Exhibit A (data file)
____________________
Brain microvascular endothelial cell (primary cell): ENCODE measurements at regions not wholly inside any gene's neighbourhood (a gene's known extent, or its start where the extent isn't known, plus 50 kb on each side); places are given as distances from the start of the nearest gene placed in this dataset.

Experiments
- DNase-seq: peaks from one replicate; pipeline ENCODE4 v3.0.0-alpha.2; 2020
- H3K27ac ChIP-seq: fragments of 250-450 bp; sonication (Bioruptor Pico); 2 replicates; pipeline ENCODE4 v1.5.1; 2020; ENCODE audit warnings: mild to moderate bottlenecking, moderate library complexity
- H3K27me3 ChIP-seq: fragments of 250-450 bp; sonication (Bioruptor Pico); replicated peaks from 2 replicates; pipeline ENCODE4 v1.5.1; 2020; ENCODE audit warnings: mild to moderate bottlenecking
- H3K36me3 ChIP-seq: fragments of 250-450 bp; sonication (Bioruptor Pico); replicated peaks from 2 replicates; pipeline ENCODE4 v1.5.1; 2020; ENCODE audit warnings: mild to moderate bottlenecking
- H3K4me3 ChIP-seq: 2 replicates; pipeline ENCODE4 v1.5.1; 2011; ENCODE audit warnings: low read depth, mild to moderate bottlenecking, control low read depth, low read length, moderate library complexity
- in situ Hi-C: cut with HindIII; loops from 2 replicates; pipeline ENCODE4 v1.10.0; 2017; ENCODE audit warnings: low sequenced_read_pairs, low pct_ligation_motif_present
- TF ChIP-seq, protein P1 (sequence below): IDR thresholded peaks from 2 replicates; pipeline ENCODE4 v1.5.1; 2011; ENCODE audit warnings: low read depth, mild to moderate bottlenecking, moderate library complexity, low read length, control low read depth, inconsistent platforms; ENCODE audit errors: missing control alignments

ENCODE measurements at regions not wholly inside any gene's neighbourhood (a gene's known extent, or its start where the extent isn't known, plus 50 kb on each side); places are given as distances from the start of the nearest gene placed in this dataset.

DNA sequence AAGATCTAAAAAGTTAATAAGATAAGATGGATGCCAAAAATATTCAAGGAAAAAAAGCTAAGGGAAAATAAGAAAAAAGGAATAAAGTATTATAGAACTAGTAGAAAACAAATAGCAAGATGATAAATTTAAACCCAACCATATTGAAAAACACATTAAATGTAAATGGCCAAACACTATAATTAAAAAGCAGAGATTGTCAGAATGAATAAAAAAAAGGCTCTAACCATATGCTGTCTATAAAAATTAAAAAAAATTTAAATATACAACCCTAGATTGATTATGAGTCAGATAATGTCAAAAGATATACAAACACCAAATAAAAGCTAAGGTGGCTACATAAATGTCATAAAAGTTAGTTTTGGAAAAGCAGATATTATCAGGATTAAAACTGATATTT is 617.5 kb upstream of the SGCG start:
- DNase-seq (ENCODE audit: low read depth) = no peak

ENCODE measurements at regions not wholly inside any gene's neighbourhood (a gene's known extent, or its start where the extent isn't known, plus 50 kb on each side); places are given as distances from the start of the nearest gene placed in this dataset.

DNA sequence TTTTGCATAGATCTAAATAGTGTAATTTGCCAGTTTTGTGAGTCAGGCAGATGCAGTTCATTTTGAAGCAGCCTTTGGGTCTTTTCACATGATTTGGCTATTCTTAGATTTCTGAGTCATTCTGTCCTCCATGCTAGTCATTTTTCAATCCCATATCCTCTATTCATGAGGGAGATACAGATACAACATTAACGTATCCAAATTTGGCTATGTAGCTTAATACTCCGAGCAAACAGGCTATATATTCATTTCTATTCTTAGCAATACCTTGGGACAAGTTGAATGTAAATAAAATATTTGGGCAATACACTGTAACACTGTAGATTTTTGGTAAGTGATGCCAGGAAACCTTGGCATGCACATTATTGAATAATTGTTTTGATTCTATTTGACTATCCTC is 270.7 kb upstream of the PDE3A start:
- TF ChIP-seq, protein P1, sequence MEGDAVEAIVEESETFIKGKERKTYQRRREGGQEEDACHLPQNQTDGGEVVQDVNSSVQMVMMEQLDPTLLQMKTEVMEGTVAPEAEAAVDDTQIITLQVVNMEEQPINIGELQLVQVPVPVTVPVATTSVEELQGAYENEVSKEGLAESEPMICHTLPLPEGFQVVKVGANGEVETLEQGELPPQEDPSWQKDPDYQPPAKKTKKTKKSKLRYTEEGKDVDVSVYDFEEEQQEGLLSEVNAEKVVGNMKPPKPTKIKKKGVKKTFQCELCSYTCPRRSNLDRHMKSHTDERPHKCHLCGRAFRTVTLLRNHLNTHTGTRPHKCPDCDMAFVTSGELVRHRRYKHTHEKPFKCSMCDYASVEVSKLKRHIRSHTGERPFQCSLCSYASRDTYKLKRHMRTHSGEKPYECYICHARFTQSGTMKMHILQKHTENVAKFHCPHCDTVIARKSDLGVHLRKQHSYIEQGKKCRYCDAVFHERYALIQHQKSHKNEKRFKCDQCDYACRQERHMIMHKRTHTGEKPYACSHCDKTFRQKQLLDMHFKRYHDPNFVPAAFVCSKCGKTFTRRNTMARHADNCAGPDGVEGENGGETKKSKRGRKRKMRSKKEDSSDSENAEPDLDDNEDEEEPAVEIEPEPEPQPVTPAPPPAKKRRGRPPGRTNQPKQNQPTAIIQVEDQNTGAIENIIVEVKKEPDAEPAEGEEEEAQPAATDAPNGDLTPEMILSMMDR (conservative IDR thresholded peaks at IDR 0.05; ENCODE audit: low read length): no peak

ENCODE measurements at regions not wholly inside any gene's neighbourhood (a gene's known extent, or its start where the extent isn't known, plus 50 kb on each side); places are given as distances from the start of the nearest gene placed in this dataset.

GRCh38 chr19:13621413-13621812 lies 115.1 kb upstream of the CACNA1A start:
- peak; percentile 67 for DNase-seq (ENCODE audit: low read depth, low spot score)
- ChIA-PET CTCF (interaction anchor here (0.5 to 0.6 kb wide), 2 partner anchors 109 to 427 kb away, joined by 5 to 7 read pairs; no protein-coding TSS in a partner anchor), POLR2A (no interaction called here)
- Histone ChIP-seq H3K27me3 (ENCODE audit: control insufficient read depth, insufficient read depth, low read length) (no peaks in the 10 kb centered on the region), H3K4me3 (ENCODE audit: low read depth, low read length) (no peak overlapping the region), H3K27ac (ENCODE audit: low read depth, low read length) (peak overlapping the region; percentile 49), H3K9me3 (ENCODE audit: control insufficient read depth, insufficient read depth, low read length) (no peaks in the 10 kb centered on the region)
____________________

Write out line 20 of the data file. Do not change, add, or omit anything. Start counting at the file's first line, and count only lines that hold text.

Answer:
- Histone ChIP-seq H3K27me3 (ENCODE audit: control insufficient read depth, insufficient read depth, low read length) (no peaks in the 10 kb centered on the region), H3K4me3 (ENCODE audit: low read depth, low read length) (no peak overlapping the region), H3K27ac (ENCODE audit: low read depth, low read length) (peak overlapping the region; percentile 49), H3K9me3 (ENCODE audit: control insufficient read depth, insufficient read depth, low read length) (no peaks in the 10 kb centered on the region)